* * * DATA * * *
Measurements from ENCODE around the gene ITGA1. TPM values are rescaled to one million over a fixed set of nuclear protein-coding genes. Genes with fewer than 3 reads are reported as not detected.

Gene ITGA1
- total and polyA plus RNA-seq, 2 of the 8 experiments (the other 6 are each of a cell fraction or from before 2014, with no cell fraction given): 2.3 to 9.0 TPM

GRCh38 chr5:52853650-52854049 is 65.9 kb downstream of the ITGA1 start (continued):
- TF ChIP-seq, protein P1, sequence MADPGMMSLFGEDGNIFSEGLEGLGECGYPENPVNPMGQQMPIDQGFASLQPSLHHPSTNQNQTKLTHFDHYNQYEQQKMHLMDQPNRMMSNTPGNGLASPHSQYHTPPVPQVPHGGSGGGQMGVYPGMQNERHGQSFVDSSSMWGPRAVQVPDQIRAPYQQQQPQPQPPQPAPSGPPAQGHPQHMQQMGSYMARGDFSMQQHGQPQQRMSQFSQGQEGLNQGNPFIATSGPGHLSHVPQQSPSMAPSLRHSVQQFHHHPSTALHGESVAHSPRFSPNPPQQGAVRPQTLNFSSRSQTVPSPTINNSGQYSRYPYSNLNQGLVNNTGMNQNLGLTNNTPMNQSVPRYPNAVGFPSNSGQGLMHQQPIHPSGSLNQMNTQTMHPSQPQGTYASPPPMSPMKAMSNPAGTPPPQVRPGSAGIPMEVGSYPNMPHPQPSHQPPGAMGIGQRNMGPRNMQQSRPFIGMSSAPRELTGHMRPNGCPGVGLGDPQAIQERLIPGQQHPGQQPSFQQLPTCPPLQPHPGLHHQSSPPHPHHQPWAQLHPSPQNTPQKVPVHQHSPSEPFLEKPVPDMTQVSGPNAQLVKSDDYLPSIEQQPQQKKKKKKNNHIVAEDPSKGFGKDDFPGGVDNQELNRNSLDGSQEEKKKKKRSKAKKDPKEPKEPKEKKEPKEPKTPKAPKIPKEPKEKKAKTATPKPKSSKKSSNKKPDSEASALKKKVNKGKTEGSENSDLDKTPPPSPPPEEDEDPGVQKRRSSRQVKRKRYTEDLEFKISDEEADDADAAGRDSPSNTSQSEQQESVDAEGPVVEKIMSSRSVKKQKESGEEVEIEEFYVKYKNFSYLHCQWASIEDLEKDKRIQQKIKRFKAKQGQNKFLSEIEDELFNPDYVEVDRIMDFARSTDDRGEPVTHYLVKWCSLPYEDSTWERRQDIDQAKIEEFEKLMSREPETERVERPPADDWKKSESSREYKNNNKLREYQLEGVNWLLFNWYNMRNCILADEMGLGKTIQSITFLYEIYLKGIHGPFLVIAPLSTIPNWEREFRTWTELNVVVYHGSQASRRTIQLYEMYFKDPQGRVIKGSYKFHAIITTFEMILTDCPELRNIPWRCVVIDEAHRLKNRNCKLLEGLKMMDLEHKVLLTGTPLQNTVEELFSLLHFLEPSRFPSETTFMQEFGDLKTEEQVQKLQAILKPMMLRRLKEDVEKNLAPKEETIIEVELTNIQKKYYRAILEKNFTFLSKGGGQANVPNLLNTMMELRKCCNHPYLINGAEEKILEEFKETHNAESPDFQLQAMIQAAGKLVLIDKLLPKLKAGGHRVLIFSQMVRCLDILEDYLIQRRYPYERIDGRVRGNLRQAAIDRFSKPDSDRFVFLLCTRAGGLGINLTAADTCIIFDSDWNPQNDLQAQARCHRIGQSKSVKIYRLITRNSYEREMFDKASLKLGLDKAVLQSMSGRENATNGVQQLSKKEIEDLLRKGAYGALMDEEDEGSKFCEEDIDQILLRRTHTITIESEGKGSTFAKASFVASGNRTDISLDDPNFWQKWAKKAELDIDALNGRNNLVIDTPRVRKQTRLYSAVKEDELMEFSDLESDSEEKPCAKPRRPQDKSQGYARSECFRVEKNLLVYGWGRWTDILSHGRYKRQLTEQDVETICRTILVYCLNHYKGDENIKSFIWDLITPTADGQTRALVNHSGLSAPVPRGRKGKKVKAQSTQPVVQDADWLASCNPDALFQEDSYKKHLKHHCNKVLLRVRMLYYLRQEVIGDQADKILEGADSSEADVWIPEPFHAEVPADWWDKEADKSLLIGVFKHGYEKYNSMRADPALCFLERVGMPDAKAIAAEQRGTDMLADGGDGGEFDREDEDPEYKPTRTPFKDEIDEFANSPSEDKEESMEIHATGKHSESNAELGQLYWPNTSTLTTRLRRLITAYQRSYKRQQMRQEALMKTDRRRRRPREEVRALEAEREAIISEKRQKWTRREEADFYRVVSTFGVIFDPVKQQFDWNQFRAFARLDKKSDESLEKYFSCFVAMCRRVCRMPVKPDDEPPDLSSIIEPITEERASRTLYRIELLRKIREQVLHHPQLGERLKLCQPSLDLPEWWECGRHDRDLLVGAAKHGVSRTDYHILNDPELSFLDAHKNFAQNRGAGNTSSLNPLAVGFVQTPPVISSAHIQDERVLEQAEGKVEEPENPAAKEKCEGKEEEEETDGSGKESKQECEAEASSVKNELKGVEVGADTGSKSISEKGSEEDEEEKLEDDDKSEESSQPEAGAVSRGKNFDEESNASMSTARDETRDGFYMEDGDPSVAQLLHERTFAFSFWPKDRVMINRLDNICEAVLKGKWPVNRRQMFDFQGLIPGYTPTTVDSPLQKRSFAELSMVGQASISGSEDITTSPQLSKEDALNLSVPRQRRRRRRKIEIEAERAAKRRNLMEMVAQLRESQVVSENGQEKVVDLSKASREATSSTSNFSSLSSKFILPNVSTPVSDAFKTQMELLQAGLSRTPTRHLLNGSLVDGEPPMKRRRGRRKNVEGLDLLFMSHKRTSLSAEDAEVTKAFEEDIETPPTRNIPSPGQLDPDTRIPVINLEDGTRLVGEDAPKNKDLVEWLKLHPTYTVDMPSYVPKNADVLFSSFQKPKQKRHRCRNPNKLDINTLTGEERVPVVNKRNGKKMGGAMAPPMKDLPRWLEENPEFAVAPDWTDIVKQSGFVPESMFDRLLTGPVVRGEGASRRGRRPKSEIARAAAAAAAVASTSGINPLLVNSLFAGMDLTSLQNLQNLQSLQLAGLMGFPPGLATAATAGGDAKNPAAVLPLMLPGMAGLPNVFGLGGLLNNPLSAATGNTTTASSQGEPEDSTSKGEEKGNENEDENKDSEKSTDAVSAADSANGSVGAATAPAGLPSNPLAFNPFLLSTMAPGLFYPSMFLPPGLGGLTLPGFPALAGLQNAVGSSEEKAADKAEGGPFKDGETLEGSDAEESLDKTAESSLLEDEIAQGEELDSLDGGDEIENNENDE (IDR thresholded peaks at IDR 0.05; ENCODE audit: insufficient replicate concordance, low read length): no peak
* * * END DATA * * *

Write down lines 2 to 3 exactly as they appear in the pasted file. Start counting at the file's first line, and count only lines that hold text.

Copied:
Gene ITGA1
- total and polyA plus RNA-seq, 2 of the 8 experiments (the other 6 are each of a cell fraction or from before 2014, with no cell fraction given): 2.3 to 9.0 TPM